The last scheduled item was the 20-minute video of district employees waving to the camera to some classic tunes from the 80's. This was definitely the highlight of the event, and not because its conclusion meant the true beginning of our liberty. Put together by two of my favorite people, Rosy and Patti, the ladies I have the privilege of working with on my math shows, it was a symbolic "goodbye" to everyone in attendance. Although everyone around me was thoroughly and genuinely engrossed, I don't think they appreciated the time and effort that was put into it. Getting a chance to work behind the scenes with them, I made sure everyone around me knew who was responsible for the people behind the HEADLINING PRODUCTION.

Finally, the last person on the program, which was incidentally ALL scheduled to take place at 9:30am, was the Elementary Teacher of the Year, who gave an appropriately short, yet poignant, message to everyone (who were already on the edges of their seats with keys in hand, spying the closest exit.) As she was walking off stage, the majority of people in the back and along the perimeter (there are NEVER enough back rows) were up and jockeying for a spot in the 36-inch wide door jamb that lead to the emancipating exits, the superintendent was heading for the microphone for an unscheduled speech. Everyone hung in the balance. What would he say? There were still 4.5 hours left in our "contract" day.

"Have a great summer," was all he muttered.

That sounds like a mandate to me. I just hope we won't have to provide documentation of it when we return to the beginning-of-the-year Invocation in August.

All I can say at this point is "Hallelujah!"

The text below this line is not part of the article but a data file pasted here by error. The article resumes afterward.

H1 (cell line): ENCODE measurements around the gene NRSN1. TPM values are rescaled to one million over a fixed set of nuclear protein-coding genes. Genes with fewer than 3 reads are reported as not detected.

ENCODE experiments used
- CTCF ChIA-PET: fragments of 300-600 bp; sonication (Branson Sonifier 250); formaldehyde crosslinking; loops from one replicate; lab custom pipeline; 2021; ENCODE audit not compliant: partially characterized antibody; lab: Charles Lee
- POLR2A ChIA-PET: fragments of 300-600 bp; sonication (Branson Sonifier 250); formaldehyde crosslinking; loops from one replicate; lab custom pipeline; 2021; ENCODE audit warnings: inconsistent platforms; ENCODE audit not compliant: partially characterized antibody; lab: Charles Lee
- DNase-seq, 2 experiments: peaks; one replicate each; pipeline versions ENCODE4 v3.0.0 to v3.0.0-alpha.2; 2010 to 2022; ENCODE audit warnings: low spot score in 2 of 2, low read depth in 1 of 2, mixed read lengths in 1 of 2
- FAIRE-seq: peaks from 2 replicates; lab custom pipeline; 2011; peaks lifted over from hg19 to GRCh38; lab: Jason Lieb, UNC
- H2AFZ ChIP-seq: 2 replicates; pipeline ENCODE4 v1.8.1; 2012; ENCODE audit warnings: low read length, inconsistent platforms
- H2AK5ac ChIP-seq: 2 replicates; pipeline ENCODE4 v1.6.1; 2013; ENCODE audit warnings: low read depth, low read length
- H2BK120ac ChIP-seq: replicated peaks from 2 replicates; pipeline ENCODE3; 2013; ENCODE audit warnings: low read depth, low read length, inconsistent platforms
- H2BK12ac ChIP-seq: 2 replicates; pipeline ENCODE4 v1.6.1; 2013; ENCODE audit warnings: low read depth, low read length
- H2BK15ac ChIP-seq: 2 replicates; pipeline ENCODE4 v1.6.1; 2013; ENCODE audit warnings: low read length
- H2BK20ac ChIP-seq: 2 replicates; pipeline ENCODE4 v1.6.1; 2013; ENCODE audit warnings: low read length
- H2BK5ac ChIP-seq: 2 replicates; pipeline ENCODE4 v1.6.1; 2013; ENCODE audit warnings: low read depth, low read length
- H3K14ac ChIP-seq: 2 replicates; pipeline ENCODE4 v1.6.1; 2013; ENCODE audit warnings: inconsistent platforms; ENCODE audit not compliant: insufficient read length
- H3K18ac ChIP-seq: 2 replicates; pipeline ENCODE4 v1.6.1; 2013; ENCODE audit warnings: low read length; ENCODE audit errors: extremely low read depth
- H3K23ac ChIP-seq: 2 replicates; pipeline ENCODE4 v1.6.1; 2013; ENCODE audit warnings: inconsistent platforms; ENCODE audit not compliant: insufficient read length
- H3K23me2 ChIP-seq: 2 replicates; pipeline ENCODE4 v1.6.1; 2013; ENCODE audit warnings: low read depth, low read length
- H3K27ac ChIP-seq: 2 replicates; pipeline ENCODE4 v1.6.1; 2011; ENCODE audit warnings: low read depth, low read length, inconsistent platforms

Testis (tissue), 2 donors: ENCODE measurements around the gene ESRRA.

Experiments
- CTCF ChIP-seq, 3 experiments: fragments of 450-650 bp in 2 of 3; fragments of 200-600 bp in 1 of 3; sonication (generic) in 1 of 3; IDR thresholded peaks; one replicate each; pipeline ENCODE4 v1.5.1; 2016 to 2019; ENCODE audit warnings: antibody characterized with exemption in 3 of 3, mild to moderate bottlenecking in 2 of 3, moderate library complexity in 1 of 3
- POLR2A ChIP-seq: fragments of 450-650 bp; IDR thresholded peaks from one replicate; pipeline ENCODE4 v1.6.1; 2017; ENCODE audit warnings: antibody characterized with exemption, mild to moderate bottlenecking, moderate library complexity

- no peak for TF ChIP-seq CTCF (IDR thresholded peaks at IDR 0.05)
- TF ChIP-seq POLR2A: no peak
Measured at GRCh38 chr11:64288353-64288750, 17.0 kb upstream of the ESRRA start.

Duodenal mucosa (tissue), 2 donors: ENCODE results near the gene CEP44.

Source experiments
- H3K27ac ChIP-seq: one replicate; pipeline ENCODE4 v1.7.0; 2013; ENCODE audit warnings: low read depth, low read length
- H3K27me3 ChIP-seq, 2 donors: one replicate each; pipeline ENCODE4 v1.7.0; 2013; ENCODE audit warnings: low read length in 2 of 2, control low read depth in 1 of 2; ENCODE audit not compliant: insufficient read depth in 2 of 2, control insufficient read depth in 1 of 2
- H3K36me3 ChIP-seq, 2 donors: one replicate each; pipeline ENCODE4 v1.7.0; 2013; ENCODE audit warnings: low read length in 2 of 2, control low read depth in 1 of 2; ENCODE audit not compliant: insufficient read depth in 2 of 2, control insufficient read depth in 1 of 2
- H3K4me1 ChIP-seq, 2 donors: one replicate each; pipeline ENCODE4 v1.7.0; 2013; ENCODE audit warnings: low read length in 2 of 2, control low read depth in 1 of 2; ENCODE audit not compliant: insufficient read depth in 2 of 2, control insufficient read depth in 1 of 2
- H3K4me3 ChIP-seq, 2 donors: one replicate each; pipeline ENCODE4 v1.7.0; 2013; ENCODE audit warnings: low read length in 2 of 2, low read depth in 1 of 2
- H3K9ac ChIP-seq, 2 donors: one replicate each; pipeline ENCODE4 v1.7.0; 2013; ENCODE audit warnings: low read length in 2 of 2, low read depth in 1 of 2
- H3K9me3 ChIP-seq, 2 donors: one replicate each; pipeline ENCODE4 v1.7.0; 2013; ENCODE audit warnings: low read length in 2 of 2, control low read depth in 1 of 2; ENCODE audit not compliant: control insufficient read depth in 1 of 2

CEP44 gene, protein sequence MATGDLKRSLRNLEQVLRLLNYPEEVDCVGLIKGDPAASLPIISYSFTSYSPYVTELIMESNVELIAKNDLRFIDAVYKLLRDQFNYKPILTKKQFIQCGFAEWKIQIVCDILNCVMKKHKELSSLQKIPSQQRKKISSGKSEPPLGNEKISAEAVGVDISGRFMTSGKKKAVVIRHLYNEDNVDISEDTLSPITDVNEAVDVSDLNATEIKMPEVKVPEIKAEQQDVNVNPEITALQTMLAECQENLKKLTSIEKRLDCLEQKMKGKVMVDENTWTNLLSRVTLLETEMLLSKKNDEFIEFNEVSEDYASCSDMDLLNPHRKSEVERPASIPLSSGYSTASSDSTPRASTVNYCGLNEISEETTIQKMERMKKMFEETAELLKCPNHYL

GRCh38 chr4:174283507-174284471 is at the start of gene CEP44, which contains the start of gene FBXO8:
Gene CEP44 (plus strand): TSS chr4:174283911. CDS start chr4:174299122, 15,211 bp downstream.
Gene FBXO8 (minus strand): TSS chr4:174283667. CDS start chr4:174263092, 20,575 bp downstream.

Thursday, May 29, 2008

Fortuitous Feline Fracas

Last night, actually early this morning, at 1 a.m., I was awakened by a cat fight that took place right outside my bedroom window. I figured my cat "Max" who just had 4 kittens last Saturday in our garage, was out there missing her babies. Like a good pet owner, I got up to find her, but I guess she ran off in the scuffle. I checked on the kittens, and they seemed like they could go a few more hours without their mother.

Being totally awake and remembering what my wife said last week on the evening before her day off, "There are some GOOD shows on TV late at night," I decided to hit the boob tub for a while. I was hoping to see if I could cash in on any great offers advertised in an infomercial, catch up on NBA and NHL scores, and stumble across one of these "good" programs. Two hours later, I had vicariously survived a plane crash along a desolate frozen lake in forsaken Ontario and made it through a week in the Amazon rain forest. With Les Stroud, the "Survivorman," as my guide, I took a two-hour mental journey that was more exciting than any dream I might have been missing.
The Survivorman

If you're not familiar with the show, Les is dropped into harsh environments with nothing but a multi-tool and a few common household items like a bobby-pin, a magnet, or a piece of panty hose. The show is similar to Bear Grylls' "Man vs. Wild," but even better since Les is truly out in the wild on his own, filming his own shots, whereas Bear has a crew to do the filming for him. It also means that there is no safety net for Les. If he gets injured or comes in counter with a ravenous jaguar or mountain lion, he's truly on his own. Bear's crew is allowed to come to his aid in an emergency. Les is also a more interesting individual. He's an artist with the camera, capturing the beauty of his environment with brilliant cinematography. He's also quite good on the harmonica, which helps him fight off loneliness and hungry predators. Where else but in a rudimentary crafted bivouac in the Amazon jungle can you hear in improvisational ditty called "Foot Fungus Blues?"